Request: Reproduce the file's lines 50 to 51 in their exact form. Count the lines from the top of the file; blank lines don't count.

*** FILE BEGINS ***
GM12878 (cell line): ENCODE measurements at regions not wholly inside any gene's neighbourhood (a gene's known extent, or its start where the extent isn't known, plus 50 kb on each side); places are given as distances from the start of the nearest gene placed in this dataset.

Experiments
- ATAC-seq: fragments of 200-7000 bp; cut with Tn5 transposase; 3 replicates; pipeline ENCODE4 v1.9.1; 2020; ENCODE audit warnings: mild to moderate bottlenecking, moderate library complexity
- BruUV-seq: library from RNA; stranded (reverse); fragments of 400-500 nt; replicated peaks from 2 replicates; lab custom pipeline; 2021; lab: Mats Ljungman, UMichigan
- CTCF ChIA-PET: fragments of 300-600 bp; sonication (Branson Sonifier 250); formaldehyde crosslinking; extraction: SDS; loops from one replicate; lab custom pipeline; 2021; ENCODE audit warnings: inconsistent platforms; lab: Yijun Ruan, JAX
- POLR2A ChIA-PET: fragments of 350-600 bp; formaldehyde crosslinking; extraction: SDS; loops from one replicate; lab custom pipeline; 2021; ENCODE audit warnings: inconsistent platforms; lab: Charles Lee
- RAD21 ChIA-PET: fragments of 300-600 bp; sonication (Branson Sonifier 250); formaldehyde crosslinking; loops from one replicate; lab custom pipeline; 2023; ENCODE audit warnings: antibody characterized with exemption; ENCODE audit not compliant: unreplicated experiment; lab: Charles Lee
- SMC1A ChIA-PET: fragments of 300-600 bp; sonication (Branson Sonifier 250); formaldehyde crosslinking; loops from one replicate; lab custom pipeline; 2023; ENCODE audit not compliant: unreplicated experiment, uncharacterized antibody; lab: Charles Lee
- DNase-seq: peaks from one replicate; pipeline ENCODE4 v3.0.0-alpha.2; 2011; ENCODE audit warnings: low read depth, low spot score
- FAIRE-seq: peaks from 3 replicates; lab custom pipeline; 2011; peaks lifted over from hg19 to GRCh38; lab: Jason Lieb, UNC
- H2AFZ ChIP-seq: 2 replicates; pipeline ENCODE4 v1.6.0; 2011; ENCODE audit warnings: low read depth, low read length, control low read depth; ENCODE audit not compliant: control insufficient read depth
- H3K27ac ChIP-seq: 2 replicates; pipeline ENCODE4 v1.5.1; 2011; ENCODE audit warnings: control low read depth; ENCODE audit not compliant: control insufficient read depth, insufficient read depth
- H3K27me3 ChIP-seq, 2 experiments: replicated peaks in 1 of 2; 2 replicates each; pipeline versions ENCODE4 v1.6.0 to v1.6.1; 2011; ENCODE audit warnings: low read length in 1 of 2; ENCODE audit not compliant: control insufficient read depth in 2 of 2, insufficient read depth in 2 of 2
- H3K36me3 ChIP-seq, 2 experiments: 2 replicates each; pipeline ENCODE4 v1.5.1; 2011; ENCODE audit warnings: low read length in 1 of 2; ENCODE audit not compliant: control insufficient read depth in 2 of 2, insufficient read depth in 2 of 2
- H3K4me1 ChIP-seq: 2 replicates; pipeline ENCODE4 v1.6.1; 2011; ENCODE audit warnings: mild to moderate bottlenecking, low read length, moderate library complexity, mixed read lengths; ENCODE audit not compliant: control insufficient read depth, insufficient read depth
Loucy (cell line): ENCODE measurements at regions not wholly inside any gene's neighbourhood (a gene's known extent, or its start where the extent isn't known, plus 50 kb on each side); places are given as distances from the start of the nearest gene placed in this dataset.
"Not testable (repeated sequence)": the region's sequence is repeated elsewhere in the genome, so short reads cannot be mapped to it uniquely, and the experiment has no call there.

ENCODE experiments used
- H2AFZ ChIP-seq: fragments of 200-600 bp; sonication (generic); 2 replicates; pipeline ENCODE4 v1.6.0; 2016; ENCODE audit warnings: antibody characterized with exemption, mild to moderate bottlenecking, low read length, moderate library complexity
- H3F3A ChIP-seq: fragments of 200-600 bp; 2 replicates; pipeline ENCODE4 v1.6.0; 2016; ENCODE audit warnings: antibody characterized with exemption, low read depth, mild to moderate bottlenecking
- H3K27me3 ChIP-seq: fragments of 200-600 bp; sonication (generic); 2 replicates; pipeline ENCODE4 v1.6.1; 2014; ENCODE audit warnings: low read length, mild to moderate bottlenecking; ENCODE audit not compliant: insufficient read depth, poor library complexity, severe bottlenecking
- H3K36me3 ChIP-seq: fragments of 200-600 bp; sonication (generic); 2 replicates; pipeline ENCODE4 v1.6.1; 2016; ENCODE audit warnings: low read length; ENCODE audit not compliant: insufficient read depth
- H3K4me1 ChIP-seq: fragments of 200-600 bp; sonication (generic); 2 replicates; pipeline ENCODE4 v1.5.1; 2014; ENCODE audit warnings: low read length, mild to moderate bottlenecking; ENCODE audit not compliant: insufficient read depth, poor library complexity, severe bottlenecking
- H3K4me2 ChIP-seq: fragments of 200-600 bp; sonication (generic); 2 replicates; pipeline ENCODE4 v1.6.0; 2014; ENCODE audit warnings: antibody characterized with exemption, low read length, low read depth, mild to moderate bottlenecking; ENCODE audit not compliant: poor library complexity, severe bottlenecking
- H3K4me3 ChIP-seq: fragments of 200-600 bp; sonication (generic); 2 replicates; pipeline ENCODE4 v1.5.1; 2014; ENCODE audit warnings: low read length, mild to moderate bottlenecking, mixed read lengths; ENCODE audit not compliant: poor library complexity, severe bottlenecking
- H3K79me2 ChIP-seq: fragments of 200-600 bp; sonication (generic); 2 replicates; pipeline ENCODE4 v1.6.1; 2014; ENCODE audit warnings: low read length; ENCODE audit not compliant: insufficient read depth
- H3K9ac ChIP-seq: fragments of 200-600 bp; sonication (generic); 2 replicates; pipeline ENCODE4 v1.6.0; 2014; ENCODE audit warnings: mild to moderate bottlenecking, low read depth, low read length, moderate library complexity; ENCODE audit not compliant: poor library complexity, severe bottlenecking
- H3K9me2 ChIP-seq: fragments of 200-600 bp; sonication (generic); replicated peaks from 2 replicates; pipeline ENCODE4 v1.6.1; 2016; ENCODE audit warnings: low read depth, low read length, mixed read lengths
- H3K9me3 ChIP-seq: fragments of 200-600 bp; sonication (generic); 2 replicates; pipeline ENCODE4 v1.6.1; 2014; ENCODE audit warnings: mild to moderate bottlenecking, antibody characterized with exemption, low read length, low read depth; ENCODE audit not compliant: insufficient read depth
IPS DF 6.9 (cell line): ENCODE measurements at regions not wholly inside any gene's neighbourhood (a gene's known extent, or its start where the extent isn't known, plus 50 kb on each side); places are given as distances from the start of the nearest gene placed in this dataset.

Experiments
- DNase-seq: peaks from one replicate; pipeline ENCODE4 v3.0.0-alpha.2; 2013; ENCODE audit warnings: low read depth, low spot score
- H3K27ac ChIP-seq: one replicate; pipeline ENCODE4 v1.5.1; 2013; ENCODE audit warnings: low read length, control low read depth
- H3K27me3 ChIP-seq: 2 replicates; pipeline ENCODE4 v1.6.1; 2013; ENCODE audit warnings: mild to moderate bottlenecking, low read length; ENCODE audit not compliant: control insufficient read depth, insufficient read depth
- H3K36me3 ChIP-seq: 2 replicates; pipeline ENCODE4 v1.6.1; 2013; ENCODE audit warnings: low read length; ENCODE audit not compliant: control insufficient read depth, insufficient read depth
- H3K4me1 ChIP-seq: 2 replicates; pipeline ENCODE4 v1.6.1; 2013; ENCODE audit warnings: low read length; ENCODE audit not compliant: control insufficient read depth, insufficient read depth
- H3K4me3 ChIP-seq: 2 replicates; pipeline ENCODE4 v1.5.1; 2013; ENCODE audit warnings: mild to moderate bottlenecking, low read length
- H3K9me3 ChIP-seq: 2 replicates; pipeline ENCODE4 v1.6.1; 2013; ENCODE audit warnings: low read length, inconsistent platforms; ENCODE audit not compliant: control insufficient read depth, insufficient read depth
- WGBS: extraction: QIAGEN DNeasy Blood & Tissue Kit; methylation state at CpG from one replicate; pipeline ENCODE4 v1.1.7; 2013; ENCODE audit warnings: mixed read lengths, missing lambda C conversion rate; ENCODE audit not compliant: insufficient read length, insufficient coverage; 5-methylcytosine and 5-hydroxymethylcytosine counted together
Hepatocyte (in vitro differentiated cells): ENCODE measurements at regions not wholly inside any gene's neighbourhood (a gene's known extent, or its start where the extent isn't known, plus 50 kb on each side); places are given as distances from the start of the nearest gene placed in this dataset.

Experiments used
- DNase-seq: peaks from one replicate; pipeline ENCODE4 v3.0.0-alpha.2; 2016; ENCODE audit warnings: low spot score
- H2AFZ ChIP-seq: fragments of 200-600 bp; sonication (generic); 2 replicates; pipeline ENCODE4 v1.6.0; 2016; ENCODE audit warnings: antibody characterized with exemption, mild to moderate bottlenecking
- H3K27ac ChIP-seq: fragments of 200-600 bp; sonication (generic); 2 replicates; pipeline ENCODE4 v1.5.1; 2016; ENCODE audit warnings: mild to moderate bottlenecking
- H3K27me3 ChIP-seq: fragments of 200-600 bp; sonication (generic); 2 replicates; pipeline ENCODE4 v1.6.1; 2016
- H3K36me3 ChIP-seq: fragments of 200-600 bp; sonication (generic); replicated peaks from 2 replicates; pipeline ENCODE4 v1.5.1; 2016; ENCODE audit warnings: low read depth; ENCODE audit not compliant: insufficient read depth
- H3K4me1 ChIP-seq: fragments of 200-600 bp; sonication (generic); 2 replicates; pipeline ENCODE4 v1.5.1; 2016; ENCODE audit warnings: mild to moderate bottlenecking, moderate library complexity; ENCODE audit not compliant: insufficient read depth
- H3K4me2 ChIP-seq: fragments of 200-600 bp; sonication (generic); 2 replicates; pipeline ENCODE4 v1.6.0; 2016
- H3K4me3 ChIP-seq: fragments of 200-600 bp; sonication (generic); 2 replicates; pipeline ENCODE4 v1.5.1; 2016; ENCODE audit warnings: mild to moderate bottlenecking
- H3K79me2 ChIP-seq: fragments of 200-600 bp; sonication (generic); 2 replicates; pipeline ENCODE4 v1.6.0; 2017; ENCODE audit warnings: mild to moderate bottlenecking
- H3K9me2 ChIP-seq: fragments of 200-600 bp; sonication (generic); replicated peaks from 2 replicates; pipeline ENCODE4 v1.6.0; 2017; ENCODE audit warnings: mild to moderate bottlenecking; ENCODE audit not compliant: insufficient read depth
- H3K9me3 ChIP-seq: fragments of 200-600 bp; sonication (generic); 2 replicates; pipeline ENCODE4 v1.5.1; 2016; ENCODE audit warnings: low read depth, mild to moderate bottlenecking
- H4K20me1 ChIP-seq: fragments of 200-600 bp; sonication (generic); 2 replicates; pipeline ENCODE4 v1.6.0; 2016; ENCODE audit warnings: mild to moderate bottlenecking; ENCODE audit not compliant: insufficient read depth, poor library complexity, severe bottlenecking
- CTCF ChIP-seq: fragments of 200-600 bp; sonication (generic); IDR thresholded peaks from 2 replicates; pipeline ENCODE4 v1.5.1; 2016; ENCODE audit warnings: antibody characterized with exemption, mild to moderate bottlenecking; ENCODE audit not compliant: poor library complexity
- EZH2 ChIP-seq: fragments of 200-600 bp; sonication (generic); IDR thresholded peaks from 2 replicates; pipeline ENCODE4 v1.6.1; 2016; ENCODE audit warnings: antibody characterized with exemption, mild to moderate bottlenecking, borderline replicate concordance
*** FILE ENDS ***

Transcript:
- H3K79me2 ChIP-seq: fragments of 200-600 bp; sonication (generic); 2 replicates; pipeline ENCODE4 v1.6.0; 2017; ENCODE audit warnings: mild to moderate bottlenecking
- H3K9me2 ChIP-seq: fragments of 200-600 bp; sonication (generic); replicated peaks from 2 replicates; pipeline ENCODE4 v1.6.0; 2017; ENCODE audit warnings: mild to moderate bottlenecking; ENCODE audit not compliant: insufficient read depth